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What are the moral limits on the doctrine of collateral damage in wartime?

Collateral damage was originally applied to damage to civilian lives and property in the course of a battle. New and different modes of conflict over the past half century have extended the battlefield into more areas than merely front line conflicts -- as seen in guerrilla or asymmetric warfare. Should the doctrine of collateral damage be expanded or restrained in these new contexts? If so, what moral limits should be imposed on defensive or preemptive military actions in these new contexts -- and why?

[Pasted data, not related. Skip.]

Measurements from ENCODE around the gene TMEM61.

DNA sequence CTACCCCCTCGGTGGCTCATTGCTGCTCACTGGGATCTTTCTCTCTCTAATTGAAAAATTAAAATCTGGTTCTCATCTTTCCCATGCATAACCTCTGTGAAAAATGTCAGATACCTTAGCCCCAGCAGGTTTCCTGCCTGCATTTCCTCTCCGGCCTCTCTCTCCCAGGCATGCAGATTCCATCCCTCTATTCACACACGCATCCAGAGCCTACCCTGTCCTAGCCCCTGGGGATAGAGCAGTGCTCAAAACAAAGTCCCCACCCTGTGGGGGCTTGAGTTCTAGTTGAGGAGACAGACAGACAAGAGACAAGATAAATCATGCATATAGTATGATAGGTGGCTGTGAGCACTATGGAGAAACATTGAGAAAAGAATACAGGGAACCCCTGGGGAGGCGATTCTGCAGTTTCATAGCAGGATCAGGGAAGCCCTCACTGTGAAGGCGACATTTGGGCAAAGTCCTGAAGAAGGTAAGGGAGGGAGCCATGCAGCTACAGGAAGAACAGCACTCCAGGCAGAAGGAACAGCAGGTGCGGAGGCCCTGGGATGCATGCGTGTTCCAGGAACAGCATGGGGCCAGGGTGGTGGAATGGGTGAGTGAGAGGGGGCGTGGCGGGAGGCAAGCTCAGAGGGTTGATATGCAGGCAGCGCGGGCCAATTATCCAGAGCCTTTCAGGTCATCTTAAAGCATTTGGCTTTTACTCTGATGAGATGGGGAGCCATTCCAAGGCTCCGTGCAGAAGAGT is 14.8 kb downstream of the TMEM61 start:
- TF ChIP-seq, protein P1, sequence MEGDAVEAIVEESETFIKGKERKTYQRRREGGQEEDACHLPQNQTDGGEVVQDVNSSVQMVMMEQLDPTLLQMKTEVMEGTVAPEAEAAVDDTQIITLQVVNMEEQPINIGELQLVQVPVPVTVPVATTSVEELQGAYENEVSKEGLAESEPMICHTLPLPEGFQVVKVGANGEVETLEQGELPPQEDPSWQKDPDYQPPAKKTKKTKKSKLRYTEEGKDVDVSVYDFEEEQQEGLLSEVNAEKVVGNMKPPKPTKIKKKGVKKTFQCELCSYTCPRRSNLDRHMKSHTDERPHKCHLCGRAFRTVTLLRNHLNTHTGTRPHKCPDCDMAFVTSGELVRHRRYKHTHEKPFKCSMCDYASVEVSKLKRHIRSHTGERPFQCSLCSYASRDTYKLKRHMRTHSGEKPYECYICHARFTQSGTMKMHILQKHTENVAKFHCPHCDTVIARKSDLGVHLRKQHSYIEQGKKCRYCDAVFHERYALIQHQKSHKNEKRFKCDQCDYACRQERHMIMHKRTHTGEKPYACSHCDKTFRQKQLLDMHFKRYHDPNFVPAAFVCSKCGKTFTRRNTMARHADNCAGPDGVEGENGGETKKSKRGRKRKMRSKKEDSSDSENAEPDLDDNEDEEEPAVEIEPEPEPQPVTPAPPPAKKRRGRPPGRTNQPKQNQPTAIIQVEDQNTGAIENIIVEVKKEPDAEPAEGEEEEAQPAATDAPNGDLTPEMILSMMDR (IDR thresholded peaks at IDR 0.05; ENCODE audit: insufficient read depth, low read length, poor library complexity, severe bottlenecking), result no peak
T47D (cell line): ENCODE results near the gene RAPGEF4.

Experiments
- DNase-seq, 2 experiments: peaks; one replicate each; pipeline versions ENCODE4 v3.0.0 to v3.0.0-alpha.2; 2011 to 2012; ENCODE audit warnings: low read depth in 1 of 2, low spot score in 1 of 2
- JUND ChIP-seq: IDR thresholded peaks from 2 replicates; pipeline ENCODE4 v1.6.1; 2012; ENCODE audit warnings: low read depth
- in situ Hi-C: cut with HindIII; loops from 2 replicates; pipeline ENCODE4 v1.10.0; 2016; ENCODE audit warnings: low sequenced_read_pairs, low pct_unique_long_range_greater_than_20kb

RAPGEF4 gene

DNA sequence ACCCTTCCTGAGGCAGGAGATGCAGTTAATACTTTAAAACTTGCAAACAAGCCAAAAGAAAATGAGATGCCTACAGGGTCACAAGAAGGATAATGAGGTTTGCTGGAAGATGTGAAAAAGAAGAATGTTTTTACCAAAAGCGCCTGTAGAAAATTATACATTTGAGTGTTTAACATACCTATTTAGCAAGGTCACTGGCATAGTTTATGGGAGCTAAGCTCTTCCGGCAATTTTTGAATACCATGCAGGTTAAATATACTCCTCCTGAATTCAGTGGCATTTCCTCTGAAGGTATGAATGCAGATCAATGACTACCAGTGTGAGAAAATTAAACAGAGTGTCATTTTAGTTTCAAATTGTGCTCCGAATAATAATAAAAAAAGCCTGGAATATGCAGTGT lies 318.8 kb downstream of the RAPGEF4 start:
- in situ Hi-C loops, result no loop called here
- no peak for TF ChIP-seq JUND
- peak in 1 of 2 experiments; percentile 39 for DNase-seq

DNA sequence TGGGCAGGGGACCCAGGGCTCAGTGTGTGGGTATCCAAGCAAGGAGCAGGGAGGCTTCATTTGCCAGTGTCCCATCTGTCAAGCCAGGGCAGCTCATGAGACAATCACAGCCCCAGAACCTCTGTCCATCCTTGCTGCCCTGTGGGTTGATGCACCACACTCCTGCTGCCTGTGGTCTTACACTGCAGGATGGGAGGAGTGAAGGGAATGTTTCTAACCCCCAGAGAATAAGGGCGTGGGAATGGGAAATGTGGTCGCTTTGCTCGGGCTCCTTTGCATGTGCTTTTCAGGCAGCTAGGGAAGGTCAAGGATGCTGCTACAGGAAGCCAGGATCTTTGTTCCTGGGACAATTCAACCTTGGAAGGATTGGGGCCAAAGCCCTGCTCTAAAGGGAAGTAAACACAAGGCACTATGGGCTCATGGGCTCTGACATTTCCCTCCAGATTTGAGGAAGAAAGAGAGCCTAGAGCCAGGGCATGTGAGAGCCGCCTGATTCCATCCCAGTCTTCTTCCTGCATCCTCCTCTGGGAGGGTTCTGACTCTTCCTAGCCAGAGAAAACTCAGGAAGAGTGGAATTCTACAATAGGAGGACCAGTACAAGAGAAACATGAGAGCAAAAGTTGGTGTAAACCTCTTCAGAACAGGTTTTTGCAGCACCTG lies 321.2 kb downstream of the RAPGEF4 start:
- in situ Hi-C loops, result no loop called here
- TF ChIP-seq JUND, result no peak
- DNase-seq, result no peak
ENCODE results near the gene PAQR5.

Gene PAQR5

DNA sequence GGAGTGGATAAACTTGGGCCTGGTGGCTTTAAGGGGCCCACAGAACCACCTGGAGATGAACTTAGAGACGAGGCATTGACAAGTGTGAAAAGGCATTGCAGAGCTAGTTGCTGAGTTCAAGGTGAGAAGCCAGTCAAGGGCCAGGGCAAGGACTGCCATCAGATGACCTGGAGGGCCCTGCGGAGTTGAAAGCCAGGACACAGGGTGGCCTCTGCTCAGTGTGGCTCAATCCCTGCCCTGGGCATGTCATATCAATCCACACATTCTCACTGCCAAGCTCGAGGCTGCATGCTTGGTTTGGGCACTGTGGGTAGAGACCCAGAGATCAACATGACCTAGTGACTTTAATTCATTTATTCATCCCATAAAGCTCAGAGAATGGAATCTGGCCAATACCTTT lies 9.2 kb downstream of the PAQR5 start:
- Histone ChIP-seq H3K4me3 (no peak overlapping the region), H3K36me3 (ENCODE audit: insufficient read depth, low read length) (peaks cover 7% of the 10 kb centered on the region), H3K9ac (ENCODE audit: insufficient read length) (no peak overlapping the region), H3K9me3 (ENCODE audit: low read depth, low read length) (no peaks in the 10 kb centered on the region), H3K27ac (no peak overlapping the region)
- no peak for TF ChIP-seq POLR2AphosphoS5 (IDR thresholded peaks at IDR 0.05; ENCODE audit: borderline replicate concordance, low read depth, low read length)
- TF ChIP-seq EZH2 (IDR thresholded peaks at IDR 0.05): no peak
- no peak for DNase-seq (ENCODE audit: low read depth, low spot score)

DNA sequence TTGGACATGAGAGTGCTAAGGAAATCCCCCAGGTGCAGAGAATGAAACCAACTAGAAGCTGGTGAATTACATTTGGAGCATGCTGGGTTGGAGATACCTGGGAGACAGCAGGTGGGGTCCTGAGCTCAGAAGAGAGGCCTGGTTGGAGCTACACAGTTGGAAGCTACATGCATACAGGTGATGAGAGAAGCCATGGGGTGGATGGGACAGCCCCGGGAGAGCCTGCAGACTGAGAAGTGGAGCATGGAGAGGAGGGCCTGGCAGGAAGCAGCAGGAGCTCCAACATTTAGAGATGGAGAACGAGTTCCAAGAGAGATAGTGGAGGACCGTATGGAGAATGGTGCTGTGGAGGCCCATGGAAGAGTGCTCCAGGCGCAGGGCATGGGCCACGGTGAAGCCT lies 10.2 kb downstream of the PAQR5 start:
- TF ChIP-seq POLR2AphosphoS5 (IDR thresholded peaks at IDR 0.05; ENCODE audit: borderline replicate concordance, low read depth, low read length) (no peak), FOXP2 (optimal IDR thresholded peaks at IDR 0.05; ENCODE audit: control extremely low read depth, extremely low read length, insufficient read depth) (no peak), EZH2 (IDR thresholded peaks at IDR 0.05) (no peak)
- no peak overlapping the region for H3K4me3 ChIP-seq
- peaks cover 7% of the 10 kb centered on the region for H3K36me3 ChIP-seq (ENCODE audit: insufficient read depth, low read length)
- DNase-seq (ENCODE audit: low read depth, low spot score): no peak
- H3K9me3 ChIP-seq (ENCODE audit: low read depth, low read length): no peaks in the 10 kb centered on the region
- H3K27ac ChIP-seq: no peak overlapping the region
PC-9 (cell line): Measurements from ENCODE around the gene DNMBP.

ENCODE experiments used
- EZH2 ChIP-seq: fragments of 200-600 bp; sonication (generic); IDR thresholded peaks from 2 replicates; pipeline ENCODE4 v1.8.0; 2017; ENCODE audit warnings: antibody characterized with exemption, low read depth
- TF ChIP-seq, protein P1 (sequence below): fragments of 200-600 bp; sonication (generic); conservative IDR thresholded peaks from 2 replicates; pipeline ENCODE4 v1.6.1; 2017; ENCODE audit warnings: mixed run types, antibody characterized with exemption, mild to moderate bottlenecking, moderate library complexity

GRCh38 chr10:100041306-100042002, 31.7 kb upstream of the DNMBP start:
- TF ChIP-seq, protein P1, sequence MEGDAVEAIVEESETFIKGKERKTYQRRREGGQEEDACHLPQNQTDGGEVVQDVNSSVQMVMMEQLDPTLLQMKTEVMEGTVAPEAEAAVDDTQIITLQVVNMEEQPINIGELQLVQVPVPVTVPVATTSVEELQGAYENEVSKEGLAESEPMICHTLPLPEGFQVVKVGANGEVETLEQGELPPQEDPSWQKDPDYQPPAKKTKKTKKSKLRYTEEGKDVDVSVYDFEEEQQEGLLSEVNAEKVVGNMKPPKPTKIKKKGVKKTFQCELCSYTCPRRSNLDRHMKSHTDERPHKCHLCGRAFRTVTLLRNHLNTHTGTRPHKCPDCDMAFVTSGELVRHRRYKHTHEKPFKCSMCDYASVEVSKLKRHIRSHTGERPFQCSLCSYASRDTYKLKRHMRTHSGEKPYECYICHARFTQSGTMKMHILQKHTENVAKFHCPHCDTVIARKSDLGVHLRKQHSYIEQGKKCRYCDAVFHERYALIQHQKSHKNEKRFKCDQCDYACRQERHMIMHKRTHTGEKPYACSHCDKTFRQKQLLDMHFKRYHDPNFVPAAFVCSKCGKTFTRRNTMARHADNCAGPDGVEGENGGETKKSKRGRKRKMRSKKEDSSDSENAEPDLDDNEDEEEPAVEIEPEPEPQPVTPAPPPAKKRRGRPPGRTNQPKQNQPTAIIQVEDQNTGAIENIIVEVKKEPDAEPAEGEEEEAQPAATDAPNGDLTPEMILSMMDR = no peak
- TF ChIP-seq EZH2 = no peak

c andrew , 12.01.2014, 09:34
Idea status: under consideration

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